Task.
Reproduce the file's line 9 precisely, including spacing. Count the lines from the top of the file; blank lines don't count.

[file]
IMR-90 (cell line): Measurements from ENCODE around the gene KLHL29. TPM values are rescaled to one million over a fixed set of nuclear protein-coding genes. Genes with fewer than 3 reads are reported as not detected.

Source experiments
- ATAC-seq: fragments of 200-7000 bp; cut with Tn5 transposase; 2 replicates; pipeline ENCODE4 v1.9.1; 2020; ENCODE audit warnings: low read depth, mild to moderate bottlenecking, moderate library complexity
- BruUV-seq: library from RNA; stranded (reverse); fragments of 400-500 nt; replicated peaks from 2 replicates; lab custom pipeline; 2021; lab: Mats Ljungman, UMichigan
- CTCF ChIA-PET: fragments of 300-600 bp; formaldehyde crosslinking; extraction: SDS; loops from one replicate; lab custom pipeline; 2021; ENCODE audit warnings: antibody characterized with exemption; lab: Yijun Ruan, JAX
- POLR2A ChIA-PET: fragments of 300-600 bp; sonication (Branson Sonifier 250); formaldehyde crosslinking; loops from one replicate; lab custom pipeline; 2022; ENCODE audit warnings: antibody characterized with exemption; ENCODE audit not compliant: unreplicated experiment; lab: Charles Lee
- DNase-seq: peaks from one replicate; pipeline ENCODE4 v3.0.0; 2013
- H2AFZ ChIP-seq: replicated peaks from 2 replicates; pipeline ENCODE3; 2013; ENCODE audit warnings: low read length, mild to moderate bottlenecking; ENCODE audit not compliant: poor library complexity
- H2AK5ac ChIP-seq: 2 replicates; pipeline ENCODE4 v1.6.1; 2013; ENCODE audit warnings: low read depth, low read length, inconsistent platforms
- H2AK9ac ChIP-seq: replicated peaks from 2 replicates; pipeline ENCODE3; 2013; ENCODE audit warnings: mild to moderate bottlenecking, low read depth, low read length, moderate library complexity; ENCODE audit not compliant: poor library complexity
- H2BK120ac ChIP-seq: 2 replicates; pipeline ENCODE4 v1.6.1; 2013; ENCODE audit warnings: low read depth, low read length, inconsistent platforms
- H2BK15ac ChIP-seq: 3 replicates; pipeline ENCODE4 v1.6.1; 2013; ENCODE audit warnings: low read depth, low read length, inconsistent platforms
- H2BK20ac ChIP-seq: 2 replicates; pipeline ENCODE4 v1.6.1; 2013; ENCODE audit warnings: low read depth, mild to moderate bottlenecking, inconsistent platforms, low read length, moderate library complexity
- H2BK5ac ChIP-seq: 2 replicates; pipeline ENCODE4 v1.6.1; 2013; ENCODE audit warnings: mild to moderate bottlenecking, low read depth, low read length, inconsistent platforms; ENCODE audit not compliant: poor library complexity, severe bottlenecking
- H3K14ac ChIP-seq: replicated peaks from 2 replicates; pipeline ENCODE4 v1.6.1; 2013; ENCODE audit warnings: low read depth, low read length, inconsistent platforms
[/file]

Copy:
- H2AK5ac ChIP-seq: 2 replicates; pipeline ENCODE4 v1.6.1; 2013; ENCODE audit warnings: low read depth, low read length, inconsistent platforms